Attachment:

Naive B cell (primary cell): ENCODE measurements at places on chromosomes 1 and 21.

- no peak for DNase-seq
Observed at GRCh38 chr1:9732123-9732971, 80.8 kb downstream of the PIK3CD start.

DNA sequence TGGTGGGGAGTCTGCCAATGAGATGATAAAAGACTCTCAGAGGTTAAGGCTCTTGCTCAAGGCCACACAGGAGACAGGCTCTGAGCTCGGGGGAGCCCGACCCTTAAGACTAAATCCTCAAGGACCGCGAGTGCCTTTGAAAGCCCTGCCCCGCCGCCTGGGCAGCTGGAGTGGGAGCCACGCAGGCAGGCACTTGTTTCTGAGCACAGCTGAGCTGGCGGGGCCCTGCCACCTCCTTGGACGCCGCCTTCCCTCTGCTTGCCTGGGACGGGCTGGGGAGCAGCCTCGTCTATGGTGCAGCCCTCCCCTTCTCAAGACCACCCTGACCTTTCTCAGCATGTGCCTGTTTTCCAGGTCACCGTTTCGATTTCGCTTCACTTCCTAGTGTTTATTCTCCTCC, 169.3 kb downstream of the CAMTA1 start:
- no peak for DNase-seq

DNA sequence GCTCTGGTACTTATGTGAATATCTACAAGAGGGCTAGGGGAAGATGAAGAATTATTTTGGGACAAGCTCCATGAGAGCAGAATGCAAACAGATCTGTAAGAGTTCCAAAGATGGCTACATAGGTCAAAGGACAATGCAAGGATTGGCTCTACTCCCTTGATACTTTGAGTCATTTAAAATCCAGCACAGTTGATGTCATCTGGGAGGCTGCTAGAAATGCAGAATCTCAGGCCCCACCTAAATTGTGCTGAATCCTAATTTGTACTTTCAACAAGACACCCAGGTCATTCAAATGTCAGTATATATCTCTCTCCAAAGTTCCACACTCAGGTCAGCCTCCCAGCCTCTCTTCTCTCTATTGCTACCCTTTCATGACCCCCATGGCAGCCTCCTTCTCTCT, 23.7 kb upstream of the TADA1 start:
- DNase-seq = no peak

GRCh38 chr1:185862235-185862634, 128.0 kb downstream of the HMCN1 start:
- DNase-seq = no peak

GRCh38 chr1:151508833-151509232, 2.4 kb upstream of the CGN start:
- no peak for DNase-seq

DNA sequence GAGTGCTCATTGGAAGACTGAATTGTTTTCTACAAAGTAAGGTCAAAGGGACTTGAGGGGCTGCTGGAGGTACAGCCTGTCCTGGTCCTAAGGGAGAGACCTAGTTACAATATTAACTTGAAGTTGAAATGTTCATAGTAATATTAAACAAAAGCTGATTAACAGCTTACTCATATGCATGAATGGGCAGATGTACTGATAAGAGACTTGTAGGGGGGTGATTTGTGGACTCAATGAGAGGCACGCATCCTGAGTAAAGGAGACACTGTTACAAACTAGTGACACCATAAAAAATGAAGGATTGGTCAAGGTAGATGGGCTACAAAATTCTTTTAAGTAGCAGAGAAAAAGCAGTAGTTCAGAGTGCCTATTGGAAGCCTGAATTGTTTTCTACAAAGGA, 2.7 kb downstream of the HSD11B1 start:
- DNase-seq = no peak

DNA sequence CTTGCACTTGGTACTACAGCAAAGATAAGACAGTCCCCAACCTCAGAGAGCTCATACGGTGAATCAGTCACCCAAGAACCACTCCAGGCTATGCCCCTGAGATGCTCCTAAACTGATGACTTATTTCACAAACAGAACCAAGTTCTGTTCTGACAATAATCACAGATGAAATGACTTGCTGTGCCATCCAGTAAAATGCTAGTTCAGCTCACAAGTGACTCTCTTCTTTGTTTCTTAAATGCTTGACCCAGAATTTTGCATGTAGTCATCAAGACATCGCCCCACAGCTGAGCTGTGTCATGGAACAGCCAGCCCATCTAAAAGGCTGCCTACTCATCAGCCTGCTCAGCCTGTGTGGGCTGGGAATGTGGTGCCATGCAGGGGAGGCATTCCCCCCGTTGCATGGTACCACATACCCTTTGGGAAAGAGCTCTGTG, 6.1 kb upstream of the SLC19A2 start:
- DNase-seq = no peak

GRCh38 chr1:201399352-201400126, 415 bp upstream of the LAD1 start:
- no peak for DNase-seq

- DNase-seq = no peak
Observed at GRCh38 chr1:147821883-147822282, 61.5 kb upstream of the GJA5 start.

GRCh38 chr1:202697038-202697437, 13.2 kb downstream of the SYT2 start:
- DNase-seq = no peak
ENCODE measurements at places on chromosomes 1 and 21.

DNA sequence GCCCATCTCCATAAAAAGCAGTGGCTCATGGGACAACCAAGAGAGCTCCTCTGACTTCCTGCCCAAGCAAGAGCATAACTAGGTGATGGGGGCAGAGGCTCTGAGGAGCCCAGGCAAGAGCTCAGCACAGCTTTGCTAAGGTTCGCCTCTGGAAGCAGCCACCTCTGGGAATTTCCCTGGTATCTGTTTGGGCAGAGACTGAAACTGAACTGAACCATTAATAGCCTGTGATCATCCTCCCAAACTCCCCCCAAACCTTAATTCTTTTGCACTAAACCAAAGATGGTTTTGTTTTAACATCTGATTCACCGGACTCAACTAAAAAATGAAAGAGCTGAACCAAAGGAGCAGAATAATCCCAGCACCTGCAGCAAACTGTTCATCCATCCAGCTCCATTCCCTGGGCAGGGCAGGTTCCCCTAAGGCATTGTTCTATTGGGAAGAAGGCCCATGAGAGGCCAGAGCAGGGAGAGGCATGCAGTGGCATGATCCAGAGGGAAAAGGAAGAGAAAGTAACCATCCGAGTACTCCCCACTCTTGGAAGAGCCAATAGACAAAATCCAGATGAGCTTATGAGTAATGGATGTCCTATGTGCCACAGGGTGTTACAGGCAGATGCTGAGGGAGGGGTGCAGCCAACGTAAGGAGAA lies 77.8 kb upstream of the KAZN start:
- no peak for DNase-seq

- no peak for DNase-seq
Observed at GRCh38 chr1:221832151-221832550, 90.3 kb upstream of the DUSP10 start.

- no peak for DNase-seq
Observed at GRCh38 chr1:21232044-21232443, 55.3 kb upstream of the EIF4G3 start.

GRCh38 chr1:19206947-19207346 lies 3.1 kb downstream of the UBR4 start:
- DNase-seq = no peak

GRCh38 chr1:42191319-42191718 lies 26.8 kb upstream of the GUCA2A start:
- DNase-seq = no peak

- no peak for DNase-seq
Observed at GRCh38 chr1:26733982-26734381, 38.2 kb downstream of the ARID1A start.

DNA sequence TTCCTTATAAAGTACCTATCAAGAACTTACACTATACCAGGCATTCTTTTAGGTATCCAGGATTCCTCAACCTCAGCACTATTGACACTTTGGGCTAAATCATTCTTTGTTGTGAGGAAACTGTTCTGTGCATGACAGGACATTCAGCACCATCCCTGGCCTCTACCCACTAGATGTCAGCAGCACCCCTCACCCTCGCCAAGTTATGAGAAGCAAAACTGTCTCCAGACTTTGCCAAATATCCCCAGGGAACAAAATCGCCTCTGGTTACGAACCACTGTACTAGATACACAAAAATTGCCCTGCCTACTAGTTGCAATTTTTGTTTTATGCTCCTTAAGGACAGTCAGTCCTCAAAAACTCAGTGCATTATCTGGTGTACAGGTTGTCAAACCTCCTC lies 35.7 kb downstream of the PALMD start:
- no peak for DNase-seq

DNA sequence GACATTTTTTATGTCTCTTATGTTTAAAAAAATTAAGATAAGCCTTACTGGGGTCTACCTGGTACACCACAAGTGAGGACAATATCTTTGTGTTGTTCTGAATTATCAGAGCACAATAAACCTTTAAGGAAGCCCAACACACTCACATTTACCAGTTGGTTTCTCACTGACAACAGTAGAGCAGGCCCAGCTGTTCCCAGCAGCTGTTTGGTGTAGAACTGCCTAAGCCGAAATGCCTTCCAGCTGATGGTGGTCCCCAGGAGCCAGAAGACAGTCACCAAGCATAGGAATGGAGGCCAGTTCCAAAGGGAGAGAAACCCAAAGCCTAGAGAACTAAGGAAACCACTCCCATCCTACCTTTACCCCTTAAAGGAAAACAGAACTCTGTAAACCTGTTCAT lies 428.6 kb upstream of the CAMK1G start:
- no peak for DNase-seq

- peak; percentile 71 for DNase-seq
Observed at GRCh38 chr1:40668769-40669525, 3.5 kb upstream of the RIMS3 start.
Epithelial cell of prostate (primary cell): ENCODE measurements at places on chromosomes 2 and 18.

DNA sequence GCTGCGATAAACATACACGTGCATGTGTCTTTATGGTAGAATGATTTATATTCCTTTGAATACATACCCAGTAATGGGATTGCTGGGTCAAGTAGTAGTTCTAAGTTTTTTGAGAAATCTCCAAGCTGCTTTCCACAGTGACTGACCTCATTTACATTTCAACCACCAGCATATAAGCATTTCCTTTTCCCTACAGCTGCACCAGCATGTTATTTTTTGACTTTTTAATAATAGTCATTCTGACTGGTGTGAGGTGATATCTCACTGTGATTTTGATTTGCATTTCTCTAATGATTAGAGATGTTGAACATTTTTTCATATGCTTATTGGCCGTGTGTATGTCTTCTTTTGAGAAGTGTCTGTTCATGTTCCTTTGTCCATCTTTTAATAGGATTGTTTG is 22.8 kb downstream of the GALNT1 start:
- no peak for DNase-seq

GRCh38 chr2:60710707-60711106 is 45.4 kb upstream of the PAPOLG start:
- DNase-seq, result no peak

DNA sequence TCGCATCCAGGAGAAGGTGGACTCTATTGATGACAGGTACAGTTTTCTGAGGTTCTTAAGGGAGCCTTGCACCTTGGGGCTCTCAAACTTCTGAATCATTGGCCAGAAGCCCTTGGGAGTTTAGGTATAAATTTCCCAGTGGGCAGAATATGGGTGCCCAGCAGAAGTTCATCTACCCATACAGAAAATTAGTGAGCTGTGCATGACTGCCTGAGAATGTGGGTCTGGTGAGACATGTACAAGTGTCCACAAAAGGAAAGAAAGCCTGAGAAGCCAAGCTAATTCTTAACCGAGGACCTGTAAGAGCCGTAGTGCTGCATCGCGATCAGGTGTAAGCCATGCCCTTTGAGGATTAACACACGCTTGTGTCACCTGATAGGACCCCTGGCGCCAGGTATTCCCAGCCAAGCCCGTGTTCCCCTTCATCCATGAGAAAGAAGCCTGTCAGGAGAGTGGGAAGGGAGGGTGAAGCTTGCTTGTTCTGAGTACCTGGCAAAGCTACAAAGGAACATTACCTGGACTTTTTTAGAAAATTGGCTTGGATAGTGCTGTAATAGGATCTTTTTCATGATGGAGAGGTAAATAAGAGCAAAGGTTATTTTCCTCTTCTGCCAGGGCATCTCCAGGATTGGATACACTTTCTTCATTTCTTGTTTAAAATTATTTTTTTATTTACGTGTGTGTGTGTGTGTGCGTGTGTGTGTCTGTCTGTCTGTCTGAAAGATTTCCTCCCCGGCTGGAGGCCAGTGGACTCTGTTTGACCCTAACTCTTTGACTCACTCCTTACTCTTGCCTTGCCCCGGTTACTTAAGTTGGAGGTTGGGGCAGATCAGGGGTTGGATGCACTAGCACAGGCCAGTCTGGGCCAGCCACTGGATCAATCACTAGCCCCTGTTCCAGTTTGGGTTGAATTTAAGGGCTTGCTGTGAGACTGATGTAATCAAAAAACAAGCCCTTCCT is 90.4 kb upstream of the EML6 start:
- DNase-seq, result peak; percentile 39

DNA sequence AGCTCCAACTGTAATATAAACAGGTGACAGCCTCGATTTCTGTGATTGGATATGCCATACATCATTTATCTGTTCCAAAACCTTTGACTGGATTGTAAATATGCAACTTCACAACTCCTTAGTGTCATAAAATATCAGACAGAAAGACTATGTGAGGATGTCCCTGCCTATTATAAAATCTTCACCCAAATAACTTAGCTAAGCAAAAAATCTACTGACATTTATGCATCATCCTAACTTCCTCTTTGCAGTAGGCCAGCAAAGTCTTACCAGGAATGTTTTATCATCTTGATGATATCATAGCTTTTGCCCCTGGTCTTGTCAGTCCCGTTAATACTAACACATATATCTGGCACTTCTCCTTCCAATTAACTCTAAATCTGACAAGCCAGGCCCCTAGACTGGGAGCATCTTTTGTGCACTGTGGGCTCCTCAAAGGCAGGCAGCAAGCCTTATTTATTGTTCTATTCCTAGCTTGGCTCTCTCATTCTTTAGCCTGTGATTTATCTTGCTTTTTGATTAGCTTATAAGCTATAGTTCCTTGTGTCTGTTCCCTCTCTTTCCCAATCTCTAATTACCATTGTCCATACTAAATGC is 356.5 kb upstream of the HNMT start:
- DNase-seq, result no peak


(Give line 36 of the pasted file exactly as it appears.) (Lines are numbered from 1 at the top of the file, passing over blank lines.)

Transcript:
- no peak for DNase-seq